I recently had the privilege to spend a Friday afternoon at the Museum of Sex here in New York City with a group of my fellow Her Campus at Pace University members. What started as a simple opportunity to hang out as a club was soon transformed into one of the most educational, entertaining (and kinkiest!) experiences you can find in the city. According to the website, the museum’s mission is to “preserve and present the history, evolution, and cultural significance of human sexuality” through curated exhibitions and virtual installations alike. The board of advisors are leading scholars and historians in the field, so you know that what you’re seeing is authentic and accurate. It should be noted that the exhibits featured aren’t permanent, so one visit could be entirely different from another.
Upon our arrival at the museum, we made it through the sprawling gift shop (which you can’t be underage to enter) filled with toys and games beyond our imagination. The tour began and was split into four exhibitions. My personal favorite had to be the Portia Munson exhibit titled “The Pink Bedroom.” The room features a mix of media: drawings, paintings, and sculptures centering on “the many, and often conflicting, expectations we put on the production and consumption of the female body.” But the main spectacle is a small room stuffed to the brim with all things pink and feminine, which is an ongoing project by the artist. Look around and you’ll see what was described by the tour guide as everything a girl could want and need throughout her entire life, from the baby clothes hanging from the ceiling to the more explicit objects like lingerie, whips, and sex dolls. The environment highlights just how early the sexualization of girls begins, essentially from infancy. There’s a bizarre mixed feeling of both comfort and unease; it’s like you belong within the space but are simultaneously trapped in it. This feeling so accurately depicts the fetishization of what is considered for women and marketed to them, and how conditioned we are to accept this as the standard. Her Campus at Pace member Emilia Valencia, 18 years old, said that the piece “…spoke volumes to what it was trying to represent. Someone could spend days looking in that room finding new things that were important to the artist and her vision.”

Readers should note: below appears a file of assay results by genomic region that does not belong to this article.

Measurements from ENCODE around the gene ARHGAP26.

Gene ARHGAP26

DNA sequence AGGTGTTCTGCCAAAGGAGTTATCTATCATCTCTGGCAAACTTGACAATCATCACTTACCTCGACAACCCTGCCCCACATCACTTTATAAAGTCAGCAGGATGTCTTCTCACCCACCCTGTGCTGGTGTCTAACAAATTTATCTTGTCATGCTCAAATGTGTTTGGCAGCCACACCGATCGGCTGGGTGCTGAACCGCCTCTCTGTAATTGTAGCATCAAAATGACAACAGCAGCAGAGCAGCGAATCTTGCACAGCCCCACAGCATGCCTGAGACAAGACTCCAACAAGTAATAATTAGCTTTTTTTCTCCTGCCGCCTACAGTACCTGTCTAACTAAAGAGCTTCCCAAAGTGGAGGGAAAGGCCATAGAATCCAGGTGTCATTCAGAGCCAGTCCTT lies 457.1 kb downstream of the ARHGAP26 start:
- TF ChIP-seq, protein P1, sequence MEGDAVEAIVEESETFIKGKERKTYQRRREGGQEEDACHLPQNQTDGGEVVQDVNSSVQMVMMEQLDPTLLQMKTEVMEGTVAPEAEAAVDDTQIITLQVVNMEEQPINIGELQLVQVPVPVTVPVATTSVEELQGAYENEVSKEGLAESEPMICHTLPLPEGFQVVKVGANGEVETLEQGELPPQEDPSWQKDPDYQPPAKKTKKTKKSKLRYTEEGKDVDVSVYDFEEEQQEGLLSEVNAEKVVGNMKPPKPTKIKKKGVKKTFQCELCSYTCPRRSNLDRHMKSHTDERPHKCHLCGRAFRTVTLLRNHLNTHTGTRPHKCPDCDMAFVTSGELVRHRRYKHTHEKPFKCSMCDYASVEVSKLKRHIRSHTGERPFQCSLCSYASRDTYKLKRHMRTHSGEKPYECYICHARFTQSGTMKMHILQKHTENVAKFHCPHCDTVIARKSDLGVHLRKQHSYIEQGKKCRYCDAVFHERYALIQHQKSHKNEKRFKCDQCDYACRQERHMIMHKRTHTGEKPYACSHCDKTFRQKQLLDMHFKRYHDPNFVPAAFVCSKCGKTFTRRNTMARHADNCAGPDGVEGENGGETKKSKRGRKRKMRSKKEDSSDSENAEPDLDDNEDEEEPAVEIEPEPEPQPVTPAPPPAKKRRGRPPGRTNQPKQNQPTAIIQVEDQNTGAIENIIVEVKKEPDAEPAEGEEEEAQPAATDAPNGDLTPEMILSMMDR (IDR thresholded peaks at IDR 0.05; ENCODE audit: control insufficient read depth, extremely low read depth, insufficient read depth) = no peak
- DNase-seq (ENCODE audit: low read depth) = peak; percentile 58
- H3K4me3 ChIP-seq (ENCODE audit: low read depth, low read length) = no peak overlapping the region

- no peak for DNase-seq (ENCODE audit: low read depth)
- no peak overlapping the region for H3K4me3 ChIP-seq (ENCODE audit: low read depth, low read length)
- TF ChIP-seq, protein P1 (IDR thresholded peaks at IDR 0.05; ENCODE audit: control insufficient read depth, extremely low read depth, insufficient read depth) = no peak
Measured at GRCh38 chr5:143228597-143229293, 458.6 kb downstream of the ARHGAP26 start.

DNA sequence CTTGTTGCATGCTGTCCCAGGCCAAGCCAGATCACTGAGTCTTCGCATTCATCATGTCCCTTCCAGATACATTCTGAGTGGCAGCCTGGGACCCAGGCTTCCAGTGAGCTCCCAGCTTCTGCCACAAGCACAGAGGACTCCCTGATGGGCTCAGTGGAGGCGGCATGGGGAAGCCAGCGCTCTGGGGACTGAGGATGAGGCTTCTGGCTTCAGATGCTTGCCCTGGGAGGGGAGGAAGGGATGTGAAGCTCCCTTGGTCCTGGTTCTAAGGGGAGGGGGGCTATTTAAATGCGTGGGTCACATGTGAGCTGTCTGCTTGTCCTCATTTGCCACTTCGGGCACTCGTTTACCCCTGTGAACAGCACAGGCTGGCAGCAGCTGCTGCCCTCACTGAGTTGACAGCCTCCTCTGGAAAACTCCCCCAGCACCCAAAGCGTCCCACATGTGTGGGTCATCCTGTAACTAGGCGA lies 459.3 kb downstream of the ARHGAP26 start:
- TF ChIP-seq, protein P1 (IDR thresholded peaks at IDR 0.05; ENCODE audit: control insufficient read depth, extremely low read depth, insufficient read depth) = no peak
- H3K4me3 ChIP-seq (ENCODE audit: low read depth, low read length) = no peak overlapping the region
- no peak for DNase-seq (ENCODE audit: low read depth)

In the other exhibitions, you’ll find topics such as the evolution of how “sex sells” and its history of being marketed in film, tv, music, and advertising. There was a lot to be learned about how we as a society view sex in mass media and just how blurred the lines are for what is acceptable or despicable. For example, the “porno chic” movement of the 1960s inspired a more open dialogue about sexuality and pornography. The engaging visuals and sounds, not just in this room but all throughout the museum, are truly what make this place so exciting and unique. But the real highlight of the journey is also the very last: Superfunland Carnival. An emulation of the old world carnival and how sex used to be at its core, filled with an assortment of dirty games free to play with your admission! Our group participated in everything from claw games with stress ball butts, a bouncy house of boobs, pole dancing, and an automatic marriage machine. Maybe the most memorable moment was when our group experienced the 4D short film titled “Tunnel of Love,” an extremely abstract depiction of an orgy. I don’t think it needs much description to visualize what that experience was like. This carnival truly arouses the senses and stimulates the brain, not much unlike the theme of the museum itself.
Sex is simultaneously so ingrained into our society and media, while also considered too taboo to be present in a classroom. The reality is sex is in history, media, and psychology. It is in religion and science. Being well-educated on the matter and how to practice safe sex should be as important as reading and writing, once the student is old enough to understand. Places like the Museum of Sex are so empowering and important because these topics and imagery don’t need to be uncomfortable or seen as off-limits when presented in an environment that is safe and accepting. Her Campus at Pace member Madison Wolff, 19 years old, agrees, “It was a really cool experience. Learning about the way the world has looked at sex among many different cultures was definitely a highlight, as well as the games we got to play after looking at the exhibits.” The Museum of Sex is a definite must-visit in the city, but prepare to be a changed person on the trip back home.